Talking to yourself will give the outline of the article that you will be writing. Consider this: how do you want to bring your article or message across to the readers who are anxiously waiting for you to publish new contents? Do you want a Shakespearey way of speech, or you prefer to give your readers a more personal touch? Do you from time to time, imagine yourself standing on a stage, in front of thousands of people giving a speech? If you did, and you still do, then it’s a good way you can use to outline your writing. Human brains consist of many different versions, or perspectives. When you talk to yourself, you’ll bring two versions of you together. One would be the side that wanted to share the information; the other would be the listener listening to what you wanted to share. Both act as very good rehearsal partners, and through talking to yourself, you will find that you will be able to better bring out what you want to write about.
Take note of the 3rd party though, and that is your critical self. It will, by all means, pull you into the pool of fear. That critical self of yours will be the one stopping you from writing. So, the best way to counter it is to kill it. Face it and fight it until you are able to focus on writing and nothing else. Note that I am not telling you to ignore it, because ignoring will only draw you to it more. So the clever thing to do will be to face it, feel it, then tell it to go away. Remember, even if there are hundreds of people who dislike your posts, there will be thousands who will love what you are sharing.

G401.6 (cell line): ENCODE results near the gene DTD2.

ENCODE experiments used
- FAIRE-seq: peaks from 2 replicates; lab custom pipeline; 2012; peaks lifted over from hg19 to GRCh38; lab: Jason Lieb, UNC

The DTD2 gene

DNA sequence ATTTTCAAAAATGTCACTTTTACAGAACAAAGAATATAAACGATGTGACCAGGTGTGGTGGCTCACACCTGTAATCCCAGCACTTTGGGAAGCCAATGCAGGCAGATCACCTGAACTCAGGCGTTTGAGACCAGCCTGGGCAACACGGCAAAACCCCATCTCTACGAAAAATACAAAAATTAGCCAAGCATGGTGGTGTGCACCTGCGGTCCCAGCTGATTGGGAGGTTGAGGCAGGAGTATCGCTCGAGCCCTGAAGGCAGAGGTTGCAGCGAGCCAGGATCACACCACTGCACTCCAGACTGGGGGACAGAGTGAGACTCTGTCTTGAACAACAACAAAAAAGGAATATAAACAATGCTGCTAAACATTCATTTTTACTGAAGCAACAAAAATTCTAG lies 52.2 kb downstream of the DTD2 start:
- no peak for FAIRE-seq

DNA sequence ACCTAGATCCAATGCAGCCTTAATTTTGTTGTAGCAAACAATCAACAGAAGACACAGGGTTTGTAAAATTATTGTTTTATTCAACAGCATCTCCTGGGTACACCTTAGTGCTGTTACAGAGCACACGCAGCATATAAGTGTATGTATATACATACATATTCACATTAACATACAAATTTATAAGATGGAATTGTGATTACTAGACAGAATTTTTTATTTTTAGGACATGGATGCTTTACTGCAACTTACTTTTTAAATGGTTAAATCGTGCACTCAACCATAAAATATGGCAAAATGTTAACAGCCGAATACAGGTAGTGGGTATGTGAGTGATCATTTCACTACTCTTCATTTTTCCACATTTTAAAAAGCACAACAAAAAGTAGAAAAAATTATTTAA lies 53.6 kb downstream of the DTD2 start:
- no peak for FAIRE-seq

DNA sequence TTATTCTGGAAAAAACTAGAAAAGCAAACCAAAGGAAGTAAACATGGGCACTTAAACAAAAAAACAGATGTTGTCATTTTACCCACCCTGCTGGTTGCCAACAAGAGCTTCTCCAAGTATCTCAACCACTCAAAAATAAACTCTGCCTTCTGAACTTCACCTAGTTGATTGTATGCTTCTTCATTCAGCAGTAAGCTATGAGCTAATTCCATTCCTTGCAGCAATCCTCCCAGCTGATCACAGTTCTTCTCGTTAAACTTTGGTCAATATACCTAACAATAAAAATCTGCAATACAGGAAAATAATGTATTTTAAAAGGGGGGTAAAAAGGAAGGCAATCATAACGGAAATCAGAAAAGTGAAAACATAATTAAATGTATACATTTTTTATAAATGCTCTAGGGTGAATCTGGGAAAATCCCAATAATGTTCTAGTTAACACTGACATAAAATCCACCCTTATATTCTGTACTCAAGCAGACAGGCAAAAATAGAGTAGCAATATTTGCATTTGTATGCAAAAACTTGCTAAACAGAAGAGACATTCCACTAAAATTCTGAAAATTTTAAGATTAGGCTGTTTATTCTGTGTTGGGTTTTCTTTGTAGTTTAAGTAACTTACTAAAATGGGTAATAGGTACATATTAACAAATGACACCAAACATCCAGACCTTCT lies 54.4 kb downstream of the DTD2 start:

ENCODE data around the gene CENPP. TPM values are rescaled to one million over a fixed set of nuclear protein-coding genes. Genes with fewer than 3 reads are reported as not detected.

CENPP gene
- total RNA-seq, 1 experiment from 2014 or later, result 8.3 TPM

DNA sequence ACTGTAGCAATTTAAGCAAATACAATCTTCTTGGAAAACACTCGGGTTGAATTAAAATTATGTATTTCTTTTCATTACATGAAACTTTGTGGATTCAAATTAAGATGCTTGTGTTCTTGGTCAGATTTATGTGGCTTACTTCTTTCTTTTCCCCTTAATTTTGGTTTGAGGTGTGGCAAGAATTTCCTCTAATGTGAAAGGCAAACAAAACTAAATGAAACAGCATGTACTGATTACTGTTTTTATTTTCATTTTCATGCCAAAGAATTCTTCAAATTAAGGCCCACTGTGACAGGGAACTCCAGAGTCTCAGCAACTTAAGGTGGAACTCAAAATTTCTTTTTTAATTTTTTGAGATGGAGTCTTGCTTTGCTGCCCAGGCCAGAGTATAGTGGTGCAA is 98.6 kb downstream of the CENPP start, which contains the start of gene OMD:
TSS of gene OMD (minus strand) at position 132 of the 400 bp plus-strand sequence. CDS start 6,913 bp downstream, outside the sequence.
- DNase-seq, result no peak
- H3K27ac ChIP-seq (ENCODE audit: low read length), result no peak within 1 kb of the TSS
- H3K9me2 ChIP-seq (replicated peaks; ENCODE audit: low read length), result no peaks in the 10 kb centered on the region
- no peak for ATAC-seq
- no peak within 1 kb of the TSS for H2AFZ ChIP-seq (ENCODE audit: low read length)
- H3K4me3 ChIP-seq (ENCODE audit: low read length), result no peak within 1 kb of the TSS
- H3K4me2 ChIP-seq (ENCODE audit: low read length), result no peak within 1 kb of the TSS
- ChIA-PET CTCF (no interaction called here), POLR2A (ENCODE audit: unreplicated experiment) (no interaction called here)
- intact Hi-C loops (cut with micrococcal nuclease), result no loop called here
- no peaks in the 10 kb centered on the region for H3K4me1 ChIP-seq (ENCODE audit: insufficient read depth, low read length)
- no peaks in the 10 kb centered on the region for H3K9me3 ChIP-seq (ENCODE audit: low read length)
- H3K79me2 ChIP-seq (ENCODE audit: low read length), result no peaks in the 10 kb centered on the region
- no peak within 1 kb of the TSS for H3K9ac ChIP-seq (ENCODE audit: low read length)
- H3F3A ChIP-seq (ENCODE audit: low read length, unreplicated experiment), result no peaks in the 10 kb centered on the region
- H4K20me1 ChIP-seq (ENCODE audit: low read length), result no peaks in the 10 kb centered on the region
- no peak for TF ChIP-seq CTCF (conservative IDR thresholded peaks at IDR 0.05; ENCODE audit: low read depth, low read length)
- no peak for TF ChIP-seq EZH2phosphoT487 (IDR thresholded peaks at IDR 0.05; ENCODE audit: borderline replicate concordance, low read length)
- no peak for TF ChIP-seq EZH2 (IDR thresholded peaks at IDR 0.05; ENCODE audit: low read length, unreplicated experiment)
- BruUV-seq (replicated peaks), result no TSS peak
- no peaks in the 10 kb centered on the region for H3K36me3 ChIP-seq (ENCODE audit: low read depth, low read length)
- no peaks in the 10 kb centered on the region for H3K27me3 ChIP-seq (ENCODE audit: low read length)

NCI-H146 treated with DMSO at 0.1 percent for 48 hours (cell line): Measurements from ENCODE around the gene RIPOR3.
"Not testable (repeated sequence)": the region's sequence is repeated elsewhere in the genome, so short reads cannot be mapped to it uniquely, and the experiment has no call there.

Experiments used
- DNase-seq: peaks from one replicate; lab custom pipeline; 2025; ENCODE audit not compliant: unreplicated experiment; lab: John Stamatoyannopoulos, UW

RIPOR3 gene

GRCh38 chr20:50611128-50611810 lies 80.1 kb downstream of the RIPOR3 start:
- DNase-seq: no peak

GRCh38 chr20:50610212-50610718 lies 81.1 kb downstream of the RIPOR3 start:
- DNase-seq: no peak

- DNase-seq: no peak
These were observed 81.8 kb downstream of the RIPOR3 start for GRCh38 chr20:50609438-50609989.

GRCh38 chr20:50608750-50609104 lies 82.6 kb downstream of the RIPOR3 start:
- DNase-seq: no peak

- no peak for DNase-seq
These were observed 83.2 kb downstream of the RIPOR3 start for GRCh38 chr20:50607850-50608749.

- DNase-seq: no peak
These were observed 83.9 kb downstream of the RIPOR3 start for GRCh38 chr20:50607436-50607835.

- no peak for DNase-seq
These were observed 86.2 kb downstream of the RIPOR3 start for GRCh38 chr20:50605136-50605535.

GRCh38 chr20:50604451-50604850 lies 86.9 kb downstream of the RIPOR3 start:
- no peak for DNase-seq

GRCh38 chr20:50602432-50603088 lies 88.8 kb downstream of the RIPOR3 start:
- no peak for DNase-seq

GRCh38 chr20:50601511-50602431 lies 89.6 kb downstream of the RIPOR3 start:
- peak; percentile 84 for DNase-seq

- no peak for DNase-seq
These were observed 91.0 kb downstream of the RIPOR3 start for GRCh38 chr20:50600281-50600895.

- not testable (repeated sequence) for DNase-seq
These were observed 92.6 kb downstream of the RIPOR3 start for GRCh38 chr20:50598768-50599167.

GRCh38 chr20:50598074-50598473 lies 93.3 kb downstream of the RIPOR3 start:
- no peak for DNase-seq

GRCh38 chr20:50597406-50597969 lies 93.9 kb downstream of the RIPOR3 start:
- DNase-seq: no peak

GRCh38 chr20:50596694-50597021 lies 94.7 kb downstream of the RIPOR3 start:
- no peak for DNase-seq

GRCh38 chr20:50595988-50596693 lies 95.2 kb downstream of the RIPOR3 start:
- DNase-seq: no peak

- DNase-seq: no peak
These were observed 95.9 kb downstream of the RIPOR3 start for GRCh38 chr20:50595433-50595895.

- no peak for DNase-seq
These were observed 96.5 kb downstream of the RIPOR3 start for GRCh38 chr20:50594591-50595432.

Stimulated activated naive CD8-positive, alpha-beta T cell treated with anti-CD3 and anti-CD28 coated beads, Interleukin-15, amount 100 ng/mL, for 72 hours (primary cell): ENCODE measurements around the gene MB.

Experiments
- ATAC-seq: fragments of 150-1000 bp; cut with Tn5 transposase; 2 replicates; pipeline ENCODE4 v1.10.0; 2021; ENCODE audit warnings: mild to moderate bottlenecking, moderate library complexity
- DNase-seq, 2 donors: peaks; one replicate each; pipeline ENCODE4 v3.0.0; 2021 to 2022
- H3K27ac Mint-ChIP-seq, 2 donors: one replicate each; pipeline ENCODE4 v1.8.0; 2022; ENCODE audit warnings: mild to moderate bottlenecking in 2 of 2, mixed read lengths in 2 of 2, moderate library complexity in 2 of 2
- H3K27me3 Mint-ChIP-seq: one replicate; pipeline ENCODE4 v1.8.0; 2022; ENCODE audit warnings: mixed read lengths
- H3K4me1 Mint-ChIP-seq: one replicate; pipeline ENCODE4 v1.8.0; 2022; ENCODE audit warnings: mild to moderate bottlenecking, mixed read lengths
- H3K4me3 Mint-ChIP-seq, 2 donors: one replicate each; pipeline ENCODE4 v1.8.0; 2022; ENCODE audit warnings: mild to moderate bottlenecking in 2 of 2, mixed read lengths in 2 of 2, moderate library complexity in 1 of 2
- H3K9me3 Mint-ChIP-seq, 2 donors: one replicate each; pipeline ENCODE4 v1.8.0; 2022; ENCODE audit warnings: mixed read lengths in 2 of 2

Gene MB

Forget the big words; throw away the thoughts of having to write like butterflies in the park, or wavy silk clothes sliding down the skin of a beautiful woman. Everyone’s version of good writing differs, and others’ will always seem to be better than yours. Your aim is to bring your message to your reader, not showing them that you are a walking dictionary. Gain your confidence by understanding this.
#3 Find Your Own Voice
Everyone has a voice when they write, and you have your unique voice too.
Tip: Your voice should be the voice when you speak to your inner self.
Many writers – myself in the past included – tend to observe other writers’ way of writing, specifically their “writing voice” as specimens for them to follow. Don’t do that. Everyone is special; you are too. There will be, and trust me when I say this, people loving your “voice” in your writings. They are out there; you just need to give them time to find you. Your writing “voice” is your own identity in the writing world, and you should be proud of it. Find it, and keep it close to you without doing dramatic changes to it.
#4 Fix a Writing Process
This is important.